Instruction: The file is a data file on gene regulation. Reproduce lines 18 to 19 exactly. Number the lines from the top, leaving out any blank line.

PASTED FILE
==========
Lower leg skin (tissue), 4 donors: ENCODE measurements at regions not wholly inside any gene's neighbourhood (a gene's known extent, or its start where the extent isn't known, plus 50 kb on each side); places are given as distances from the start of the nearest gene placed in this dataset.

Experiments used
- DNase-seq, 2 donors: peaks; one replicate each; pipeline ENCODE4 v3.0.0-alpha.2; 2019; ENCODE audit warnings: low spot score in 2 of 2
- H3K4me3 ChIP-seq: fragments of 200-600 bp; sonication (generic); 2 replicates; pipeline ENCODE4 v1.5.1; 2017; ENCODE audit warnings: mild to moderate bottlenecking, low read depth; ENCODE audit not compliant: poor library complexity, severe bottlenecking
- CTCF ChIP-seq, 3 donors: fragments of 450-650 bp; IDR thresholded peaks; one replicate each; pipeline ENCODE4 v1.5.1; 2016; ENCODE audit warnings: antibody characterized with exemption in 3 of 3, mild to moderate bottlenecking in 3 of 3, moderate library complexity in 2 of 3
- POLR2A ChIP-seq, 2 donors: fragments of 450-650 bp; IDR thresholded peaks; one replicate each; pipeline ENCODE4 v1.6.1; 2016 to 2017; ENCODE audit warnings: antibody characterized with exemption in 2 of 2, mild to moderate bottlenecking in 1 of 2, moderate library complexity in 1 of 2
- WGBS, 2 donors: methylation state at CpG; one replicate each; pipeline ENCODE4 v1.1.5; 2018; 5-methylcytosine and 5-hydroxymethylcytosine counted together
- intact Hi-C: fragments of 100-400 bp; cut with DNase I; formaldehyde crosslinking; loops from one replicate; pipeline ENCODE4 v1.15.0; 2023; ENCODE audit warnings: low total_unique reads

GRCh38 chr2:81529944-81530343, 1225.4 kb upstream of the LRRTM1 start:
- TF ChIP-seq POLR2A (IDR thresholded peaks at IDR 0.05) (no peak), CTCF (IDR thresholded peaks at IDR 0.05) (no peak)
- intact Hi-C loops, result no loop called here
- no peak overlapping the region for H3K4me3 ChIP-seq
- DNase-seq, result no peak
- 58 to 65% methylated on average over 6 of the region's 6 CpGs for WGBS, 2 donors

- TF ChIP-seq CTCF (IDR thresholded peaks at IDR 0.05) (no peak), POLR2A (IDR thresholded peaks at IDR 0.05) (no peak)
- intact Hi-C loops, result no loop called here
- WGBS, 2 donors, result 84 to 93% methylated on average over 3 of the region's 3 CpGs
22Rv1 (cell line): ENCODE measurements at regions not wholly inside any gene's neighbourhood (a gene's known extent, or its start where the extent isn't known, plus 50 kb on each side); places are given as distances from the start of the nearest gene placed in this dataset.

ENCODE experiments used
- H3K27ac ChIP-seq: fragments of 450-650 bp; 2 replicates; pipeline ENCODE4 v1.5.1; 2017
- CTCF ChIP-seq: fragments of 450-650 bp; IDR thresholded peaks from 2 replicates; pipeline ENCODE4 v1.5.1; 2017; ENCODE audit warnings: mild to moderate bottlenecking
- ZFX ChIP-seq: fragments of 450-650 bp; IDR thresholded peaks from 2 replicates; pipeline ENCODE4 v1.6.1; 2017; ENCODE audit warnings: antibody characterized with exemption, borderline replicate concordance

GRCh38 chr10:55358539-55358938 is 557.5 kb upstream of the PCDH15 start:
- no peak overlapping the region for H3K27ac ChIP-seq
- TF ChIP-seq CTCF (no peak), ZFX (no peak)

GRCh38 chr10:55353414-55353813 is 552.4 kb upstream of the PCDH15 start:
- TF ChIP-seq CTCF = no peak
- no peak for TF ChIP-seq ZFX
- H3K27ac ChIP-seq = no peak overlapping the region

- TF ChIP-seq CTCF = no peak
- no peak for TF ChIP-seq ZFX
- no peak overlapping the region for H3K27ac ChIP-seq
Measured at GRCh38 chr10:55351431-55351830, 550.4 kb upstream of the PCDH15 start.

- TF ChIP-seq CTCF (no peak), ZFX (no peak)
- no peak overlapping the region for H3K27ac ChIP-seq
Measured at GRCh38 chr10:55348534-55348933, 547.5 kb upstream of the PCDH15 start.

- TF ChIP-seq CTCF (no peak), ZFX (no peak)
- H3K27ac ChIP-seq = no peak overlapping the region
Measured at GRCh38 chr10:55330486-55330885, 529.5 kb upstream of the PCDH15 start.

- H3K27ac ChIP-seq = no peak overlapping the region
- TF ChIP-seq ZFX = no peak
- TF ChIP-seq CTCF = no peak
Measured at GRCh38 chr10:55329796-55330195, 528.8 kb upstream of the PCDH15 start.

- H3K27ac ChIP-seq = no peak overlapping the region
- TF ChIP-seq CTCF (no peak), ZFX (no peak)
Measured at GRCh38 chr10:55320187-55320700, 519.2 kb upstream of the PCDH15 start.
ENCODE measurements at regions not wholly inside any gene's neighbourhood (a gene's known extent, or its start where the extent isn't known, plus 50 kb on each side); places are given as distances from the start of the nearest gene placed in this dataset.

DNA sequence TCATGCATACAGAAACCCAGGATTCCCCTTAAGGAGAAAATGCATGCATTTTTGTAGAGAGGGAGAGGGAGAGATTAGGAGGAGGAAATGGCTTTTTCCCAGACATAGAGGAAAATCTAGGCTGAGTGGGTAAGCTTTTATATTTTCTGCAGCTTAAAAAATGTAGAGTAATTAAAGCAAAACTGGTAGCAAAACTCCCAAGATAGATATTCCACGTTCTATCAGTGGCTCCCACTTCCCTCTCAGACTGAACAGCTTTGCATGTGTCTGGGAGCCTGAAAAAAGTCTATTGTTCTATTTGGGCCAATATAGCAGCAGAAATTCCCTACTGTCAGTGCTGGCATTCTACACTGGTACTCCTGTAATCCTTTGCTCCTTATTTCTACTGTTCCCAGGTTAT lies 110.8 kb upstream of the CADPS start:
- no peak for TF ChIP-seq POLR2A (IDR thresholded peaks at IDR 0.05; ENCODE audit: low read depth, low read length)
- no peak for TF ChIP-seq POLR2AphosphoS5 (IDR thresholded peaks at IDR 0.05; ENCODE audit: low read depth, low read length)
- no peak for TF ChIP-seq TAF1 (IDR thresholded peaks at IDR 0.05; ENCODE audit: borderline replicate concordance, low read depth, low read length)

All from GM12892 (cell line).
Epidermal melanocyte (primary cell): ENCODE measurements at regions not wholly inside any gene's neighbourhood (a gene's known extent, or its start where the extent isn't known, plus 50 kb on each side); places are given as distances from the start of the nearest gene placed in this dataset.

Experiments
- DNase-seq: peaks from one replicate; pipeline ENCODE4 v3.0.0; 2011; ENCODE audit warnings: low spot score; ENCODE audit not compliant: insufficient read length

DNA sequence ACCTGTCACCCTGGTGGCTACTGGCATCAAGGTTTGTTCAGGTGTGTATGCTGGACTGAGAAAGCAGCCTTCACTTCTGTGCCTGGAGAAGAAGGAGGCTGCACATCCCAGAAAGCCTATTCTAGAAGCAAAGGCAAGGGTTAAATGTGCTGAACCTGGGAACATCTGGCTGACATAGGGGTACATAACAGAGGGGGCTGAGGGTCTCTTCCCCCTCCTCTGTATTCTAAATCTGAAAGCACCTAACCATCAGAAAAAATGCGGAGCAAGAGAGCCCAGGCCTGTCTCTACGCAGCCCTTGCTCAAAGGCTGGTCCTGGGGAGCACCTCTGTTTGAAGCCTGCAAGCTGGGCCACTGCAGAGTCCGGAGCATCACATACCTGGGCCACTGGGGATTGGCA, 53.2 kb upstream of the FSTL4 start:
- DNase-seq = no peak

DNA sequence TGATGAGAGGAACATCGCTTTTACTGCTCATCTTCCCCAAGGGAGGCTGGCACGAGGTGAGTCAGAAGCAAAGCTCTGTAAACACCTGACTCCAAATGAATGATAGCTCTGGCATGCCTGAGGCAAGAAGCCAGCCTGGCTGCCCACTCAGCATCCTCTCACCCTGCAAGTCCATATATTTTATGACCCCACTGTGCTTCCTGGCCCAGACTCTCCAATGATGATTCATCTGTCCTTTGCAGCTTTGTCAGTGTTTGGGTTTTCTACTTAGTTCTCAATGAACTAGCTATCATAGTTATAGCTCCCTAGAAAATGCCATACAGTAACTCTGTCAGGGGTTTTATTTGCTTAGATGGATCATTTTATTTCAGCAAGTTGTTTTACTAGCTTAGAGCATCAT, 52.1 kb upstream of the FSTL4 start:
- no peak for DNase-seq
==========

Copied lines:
22Rv1 (cell line): ENCODE measurements at regions not wholly inside any gene's neighbourhood (a gene's known extent, or its start where the extent isn't known, plus 50 kb on each side); places are given as distances from the start of the nearest gene placed in this dataset.

ENCODE experiments used